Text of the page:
However, your firm's HACCP plan for Fish, Fresh Whole (Scombroid) does not list critical limits at Receiving to control the hazard of histamine. Your records indicate that you are a secondary processor of scombroid fish. As a secondary processor, FDA expects you to ensure that your fish have been safely handled during transport to your firm. FDA recommends that this be done by either monitoring a representative sample of internal temperatures for each lot of fish if shipment times are less than 4 hours or, if transport times are longer, by assuring that the fish are adequately cooled throughout shipment, such as monitoring the adequacy of the ice upon receipt. The periodic histamine checks your firm performs at Receiving are not a recommended control for a secondary processor. Chapter 7 of the Fish and Fisheries Products Hazards and Controls Guidance provides information regarding what limits and controls FDA considers adequate.

4. You must have a HACCP plan that, at a minimum, lists monitoring procedures for each critical control point, to comply with 21 CFR 123.6(c)(4). However, your firm's HACCP plan for Fish, Fresh Whole (Scombroid) lists a monitoring procedure (periodic temperature checks) at the Cooler critical control point that is not adequate to control histamine formation. You must assure that your scombroid fish are held at consistently safe temperatures. FDA does not consider periodic temperature checks an adequate method of showing that fish have not been exposed to abusive temperatures for periods of time. FDA recommends that temperatures be monitored continuously by either visually checking that adequate ice is covering the fish (twice daily) or by installing continuous temperature recording devices.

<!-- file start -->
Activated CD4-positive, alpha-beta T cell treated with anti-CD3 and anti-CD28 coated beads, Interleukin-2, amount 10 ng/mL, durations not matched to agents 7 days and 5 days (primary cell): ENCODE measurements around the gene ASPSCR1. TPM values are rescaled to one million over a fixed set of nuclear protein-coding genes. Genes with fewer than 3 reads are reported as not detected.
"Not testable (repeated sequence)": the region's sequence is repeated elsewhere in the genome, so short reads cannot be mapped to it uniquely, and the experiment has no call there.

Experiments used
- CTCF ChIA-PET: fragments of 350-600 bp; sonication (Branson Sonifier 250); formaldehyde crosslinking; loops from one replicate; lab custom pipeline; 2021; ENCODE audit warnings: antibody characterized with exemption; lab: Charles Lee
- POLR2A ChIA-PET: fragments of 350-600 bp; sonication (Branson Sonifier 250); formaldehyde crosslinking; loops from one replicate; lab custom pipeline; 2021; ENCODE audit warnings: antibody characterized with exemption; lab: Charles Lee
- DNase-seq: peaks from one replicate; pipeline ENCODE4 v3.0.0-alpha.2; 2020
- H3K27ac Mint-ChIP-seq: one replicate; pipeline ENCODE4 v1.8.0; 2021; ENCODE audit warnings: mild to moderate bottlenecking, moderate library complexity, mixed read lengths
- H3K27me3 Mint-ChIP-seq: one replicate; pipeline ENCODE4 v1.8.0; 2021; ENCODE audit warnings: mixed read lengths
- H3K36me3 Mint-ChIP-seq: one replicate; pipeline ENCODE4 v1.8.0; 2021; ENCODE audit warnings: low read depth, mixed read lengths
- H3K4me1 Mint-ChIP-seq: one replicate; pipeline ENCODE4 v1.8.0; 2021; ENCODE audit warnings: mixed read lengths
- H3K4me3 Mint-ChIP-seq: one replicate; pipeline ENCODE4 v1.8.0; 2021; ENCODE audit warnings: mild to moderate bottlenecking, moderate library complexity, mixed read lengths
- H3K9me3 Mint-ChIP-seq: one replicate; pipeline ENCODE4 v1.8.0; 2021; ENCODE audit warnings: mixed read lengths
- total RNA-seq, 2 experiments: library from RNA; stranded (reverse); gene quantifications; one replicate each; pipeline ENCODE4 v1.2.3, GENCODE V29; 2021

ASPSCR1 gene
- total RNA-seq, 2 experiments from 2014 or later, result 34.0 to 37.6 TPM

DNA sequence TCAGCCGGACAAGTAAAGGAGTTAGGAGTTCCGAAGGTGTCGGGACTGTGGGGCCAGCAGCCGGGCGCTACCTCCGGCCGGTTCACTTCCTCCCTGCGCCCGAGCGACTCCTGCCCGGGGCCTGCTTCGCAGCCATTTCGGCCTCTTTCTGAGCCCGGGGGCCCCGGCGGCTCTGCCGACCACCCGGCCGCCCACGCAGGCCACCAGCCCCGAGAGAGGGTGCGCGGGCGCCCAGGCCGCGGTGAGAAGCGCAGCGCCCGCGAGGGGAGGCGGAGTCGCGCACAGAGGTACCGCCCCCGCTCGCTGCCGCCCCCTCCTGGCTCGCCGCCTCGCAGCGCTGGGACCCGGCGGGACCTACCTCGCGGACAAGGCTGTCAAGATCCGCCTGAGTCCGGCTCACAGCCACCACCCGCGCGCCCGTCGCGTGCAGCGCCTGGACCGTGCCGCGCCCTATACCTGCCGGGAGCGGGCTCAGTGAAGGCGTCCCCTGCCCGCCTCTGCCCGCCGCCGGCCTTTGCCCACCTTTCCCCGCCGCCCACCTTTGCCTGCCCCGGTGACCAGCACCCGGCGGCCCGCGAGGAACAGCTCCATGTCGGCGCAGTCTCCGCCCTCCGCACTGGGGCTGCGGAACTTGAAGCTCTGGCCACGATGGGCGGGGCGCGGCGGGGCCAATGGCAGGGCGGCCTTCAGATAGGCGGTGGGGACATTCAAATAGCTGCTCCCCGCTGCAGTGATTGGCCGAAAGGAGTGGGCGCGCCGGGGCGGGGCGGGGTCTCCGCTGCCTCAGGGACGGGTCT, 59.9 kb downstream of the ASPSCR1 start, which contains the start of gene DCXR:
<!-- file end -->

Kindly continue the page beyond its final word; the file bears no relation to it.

5. You must adequately monitor sanitation conditions and practices during processing, to comply with 21 CFR 123.11(b). However, your firm did not monitor prevention of cross-contamination from insanitary objects to food as evidenced by employees storing boxes that had come in direct contact with the floor over unprotected ready-to-eat IQF shrimp. Dirt and debris adhering to the bottom of the containers could drop onto the shrimp during the packing operation.

We may take further action if you do not promptly correct these violations. For instance, we may take further action to seize your product(s) and/or enjoin your firm from operating. In addition, we may not provide certificates to your firm for export of your products to European Union (EU) countries if you do not correct these deviations.

Please notify this office in writing, within fifteen (15) working days of receipt of this letter, of specific steps you have taken to correct the noted violation and to prevent its recurrence. If corrective action cannot be completed within 15 working days, state the reason for the delay and the time within which the corrections will be completed. You may wish to include in your response documentation such as HACCP plans, corrective action forms, monitoring forms and recent monitoring data or other useful information that would assist us in evaluating your corrections.

This letter may not list all the deviations at your facility. You are responsible for ensuring that your processing plant operates in compliance with the Act, the Seafood HACCP regulations and the Good Manufacturing Practice regulations (21 CFR Part 110). You also have a responsibility to use procedures to prevent further violations of the Federal Food, Drug, and Cosmetic Act and all applicable regulations.

If you have any questions relating to this letter you should contact Robert B. McNab, Compliance Officer, at (949) 798-7709. Your written reply should be addressed to:

Director, Compliance Branch
U.S. Food and Drug Administration
19900 MacArthur Boulevard, Suite 300
Irvine, California 92612-2445


Sincerely,

/s/

Alonza E. Cruse, Director
Los Angeles District

cc: John DeLuca, President
State Fish Company, Inc.
2194 Signal Place
San Pedro, CA 90831